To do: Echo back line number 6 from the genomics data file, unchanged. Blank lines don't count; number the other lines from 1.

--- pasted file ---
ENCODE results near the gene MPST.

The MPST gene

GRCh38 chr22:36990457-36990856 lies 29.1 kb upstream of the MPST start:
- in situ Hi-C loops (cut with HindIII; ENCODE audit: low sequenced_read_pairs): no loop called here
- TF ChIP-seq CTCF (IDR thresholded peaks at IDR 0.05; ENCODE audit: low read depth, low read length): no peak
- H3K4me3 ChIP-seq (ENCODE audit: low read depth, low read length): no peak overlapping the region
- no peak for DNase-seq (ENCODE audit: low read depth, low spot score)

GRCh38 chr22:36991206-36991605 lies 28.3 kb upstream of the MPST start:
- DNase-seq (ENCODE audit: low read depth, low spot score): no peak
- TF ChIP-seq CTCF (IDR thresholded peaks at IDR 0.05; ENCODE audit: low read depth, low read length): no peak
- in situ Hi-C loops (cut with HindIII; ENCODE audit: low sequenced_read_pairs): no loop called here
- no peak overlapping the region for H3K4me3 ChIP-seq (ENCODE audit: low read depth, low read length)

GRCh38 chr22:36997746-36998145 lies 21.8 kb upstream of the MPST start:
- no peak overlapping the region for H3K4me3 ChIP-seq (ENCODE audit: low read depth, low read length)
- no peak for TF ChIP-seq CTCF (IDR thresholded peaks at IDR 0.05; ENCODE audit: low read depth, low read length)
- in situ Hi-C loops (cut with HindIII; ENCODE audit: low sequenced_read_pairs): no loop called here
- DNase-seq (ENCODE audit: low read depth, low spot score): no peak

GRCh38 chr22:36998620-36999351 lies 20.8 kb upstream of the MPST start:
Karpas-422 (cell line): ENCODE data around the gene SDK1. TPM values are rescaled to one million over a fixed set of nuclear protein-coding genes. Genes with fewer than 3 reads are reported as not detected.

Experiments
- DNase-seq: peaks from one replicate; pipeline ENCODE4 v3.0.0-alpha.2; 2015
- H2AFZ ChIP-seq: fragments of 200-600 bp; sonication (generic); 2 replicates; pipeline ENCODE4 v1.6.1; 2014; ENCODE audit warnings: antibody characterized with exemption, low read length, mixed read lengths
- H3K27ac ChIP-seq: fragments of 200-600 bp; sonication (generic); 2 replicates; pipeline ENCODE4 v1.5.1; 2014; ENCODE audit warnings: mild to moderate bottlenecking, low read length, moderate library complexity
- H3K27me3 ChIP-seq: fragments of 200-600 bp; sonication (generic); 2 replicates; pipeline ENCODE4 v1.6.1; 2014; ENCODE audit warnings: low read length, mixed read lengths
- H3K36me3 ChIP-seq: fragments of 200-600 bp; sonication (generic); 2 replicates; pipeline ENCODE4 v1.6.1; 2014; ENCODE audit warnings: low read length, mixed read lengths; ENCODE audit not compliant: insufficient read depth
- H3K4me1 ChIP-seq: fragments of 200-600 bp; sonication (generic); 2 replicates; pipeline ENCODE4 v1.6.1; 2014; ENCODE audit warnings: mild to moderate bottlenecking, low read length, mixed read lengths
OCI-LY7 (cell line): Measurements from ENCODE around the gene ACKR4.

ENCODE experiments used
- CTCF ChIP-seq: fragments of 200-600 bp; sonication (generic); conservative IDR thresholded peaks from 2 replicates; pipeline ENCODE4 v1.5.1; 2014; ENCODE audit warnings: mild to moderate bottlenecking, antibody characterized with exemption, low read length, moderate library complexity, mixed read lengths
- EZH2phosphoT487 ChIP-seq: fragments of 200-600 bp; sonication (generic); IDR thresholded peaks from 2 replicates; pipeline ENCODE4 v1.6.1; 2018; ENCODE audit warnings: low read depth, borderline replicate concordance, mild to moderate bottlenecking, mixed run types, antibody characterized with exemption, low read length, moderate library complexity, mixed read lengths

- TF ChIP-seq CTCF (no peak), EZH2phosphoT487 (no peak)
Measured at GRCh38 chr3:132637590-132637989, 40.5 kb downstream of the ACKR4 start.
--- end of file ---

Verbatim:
- H3K4me3 ChIP-seq (ENCODE audit: low read depth, low read length): no peak overlapping the region